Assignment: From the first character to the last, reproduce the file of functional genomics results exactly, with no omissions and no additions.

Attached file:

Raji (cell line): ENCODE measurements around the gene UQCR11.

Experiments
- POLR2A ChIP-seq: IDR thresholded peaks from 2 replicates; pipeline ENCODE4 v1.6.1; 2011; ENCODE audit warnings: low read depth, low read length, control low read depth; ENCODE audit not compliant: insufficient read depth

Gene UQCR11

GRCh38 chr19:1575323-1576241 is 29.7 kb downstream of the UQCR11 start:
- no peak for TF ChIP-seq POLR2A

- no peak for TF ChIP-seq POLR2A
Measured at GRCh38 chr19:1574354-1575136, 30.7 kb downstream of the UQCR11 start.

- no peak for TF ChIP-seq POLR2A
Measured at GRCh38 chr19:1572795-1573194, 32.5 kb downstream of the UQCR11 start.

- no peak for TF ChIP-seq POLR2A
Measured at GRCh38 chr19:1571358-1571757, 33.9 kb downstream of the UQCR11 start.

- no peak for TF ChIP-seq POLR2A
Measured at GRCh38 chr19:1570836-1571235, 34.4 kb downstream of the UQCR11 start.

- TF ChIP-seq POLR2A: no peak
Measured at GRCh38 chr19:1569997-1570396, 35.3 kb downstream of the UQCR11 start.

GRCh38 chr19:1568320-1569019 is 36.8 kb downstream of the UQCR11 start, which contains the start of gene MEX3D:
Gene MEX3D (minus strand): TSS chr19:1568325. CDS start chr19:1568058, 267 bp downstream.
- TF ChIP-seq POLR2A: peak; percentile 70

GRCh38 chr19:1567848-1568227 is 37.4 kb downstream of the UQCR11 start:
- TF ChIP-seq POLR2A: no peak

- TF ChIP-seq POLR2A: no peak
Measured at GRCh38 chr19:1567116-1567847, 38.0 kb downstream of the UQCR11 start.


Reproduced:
Raji (cell line): ENCODE measurements around the gene UQCR11.

Experiments
- POLR2A ChIP-seq: IDR thresholded peaks from 2 replicates; pipeline ENCODE4 v1.6.1; 2011; ENCODE audit warnings: low read depth, low read length, control low read depth; ENCODE audit not compliant: insufficient read depth

Gene UQCR11

GRCh38 chr19:1575323-1576241 is 29.7 kb downstream of the UQCR11 start:
- no peak for TF ChIP-seq POLR2A

- no peak for TF ChIP-seq POLR2A
Measured at GRCh38 chr19:1574354-1575136, 30.7 kb downstream of the UQCR11 start.

- no peak for TF ChIP-seq POLR2A
Measured at GRCh38 chr19:1572795-1573194, 32.5 kb downstream of the UQCR11 start.

- no peak for TF ChIP-seq POLR2A
Measured at GRCh38 chr19:1571358-1571757, 33.9 kb downstream of the UQCR11 start.

- no peak for TF ChIP-seq POLR2A
Measured at GRCh38 chr19:1570836-1571235, 34.4 kb downstream of the UQCR11 start.

- TF ChIP-seq POLR2A: no peak
Measured at GRCh38 chr19:1569997-1570396, 35.3 kb downstream of the UQCR11 start.

GRCh38 chr19:1568320-1569019 is 36.8 kb downstream of the UQCR11 start, which contains the start of gene MEX3D:
Gene MEX3D (minus strand): TSS chr19:1568325. CDS start chr19:1568058, 267 bp downstream.
- TF ChIP-seq POLR2A: peak; percentile 70

GRCh38 chr19:1567848-1568227 is 37.4 kb downstream of the UQCR11 start:
- TF ChIP-seq POLR2A: no peak

- TF ChIP-seq POLR2A: no peak
Measured at GRCh38 chr19:1567116-1567847, 38.0 kb downstream of the UQCR11 start.